H925-700 mixing ratios of nearly 10 g/kg. PWATS of 1.25"+ are 
well above the 90th percentile of values observed on the TOP/SGF 
RAOB for this time of year, possibly even approaching the daily 
max value of around 1.4". Thankfully, the pattern has been dry 
going into this event and flooding potential may hinge more on 
rainfall rates than amounts (at least initially). Multiple 
convective resolving and parameterizing solutions print 1 to 2+ 
inches of storm-total QPF over the southeastern forecast area and 
given the meteorological setup, these solutions are within the 
realm of possibilities.

Thursday looks to be blustery and cooler with highs topping out 
in the low 60s and northwesterly winds of 10 to 15 kts--with steep
low-level lapse rates mixing down gusts of 25 to 30 kts. The 
surface cyclone and attendant deformation zone should reach the 
Great Lakes region Thursday afternoon, therefore the chance for 
any showers Thursday afternoon will be dependent on the degree of 
solar insolation and differential CAA during the peak heating 
hours. With this latest update, have removed most of the 
precipitation chances across all but the far northwestern forecast
area during the afternoon where deeper convective processes could
be realized.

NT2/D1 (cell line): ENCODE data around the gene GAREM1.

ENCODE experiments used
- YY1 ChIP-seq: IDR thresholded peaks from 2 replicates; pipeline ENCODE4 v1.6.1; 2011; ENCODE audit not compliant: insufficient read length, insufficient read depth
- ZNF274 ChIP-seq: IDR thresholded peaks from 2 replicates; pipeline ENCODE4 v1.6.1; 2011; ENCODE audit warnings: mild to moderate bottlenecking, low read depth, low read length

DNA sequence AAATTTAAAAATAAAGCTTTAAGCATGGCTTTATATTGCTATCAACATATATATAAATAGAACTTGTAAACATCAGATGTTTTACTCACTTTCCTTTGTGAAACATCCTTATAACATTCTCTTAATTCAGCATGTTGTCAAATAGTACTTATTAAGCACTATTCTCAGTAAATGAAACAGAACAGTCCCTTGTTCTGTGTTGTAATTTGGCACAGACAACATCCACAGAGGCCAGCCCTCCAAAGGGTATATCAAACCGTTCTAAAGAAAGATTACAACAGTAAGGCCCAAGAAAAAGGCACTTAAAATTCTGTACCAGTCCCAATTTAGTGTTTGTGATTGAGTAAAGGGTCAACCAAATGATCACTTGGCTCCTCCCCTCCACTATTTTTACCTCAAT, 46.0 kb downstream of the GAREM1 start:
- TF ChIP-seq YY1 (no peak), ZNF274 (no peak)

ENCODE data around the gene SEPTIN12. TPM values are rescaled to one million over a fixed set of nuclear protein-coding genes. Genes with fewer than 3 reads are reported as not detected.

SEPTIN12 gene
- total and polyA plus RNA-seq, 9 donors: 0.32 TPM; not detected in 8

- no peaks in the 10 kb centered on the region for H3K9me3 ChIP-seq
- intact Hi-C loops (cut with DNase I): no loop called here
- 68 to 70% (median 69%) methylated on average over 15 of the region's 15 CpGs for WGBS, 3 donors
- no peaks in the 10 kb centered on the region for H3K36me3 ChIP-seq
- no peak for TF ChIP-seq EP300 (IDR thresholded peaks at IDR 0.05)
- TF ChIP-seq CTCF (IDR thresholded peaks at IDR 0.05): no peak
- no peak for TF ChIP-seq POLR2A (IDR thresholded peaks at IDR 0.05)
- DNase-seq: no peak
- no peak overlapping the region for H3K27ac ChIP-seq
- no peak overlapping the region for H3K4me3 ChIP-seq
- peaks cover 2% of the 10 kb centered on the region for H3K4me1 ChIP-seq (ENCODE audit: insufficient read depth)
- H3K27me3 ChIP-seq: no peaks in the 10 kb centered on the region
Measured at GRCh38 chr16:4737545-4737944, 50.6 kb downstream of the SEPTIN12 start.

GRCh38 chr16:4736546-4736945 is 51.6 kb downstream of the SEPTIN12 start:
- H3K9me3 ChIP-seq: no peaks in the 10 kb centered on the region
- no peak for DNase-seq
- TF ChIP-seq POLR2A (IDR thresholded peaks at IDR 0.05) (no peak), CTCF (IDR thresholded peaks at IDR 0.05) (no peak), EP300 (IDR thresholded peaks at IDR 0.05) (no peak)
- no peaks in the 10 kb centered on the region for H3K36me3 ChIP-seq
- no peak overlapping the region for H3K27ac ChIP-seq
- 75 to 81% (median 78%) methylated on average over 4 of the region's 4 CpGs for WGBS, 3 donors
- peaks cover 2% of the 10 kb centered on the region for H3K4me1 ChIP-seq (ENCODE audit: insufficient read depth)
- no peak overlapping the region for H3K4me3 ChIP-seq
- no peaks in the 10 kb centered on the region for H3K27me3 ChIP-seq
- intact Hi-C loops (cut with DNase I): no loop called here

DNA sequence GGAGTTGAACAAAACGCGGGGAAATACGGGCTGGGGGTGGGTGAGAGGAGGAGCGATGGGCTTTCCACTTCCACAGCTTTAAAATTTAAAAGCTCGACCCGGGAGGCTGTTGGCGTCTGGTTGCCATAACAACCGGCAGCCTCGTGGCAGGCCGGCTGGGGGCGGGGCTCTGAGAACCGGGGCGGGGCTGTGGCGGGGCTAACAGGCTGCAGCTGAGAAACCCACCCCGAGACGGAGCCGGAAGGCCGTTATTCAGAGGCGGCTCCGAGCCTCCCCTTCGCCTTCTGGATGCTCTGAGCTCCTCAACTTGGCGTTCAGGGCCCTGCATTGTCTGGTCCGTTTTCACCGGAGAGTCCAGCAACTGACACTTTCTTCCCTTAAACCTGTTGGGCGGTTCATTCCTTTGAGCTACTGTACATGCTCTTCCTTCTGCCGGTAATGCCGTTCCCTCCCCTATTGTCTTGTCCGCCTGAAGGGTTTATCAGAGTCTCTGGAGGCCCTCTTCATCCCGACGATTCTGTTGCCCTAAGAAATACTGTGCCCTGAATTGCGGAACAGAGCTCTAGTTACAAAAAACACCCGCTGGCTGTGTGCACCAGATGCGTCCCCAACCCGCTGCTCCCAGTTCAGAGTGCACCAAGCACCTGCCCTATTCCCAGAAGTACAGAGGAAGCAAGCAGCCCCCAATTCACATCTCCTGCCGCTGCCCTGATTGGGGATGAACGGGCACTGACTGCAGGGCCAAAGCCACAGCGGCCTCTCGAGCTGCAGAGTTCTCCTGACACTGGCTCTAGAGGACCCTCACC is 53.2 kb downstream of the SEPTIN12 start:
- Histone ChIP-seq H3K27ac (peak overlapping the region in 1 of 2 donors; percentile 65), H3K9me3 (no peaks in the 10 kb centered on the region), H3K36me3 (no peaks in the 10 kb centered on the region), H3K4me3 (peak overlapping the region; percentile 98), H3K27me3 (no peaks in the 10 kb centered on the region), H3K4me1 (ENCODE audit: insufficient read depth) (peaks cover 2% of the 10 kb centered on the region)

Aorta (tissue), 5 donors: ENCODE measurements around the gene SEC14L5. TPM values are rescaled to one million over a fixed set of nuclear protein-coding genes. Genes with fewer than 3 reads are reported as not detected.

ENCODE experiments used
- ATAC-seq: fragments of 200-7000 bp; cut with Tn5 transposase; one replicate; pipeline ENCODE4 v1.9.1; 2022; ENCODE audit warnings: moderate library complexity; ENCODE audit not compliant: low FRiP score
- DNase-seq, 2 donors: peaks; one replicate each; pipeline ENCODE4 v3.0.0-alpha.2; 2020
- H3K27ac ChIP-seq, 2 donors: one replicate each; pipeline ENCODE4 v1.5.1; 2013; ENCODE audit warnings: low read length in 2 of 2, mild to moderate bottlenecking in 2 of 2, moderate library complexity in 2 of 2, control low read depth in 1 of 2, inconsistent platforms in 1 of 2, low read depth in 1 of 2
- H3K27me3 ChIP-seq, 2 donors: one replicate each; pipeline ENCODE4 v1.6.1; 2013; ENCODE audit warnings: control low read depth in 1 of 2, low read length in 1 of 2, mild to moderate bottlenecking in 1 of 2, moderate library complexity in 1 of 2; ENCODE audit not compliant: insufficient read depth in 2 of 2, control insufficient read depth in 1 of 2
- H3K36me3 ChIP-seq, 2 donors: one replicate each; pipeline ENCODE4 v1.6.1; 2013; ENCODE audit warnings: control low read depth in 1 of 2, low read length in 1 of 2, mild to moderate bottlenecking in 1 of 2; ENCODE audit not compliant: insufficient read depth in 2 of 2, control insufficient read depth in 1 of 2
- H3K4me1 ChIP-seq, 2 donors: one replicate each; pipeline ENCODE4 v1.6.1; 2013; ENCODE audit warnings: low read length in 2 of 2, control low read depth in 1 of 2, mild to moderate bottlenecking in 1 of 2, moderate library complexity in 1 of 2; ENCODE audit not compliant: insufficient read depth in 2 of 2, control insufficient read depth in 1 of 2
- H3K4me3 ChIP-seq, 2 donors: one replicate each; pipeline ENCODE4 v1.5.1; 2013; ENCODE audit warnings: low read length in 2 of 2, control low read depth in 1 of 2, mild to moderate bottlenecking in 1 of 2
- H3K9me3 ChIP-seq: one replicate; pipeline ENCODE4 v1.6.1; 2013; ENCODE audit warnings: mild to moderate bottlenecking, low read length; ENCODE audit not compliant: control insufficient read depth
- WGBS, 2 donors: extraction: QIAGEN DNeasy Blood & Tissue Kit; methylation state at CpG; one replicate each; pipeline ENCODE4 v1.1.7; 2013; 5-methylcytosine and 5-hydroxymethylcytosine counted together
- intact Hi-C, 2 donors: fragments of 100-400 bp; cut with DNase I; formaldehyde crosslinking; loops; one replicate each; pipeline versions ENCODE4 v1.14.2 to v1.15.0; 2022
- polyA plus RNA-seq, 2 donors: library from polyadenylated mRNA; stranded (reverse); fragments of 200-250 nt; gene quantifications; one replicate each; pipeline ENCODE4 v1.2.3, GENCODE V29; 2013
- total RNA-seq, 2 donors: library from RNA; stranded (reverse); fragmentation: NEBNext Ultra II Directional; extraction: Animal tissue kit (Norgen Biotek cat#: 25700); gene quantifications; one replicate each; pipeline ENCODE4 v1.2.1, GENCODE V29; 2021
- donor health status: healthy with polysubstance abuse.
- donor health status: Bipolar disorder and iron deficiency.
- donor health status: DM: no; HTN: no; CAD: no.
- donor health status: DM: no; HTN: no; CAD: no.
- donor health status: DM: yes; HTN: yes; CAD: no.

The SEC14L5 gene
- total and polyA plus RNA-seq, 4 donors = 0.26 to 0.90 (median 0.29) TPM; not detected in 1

Large scale subsidence should lead to quiet weather for Friday 
and Saturday with the surface ridge axis passing through Friday 
afternoon. As WAA ensues, highs rebound back into the upper 60s 
on Friday and mid-70s for Saturday under mostly clear to clear 
skies. The next chance for precipitation comes late in the weekend
as a series of subtle upper-tropospheric shortwaves propagate 
around the periphery of a western North America longwave trough. 
These waves will interact with a surface baroclinic zone 
meandering southward through the region, but it is too soon to pin
down the exact timing of this precipitation. Early next week does
look to feature cooler temperatures behind this surface trough, 
but given the subtleties in this pattern and inconsistent inter-
and intra-model continuity, confidence is low in this forecast. 


.AVIATION...(For the 18Z TAFS through 18Z Wednesday afternoon)
Issued at 1240 PM CDT Tue Apr 16 2019

VFR conditions are expected for the rest of the afternoon and into
the evening, with MVFR stratus possibly developing after 06Z
across mainly the eastern two-thirds of the forecast area. A few
light showers and a stray thunderstorm are possible, mainly north
and east of the TAF sites. South to southwest winds persist for
the period, with gusty winds today decreasing and LLWS developing
overnight, with gusty winds setting in again Wednesday morning.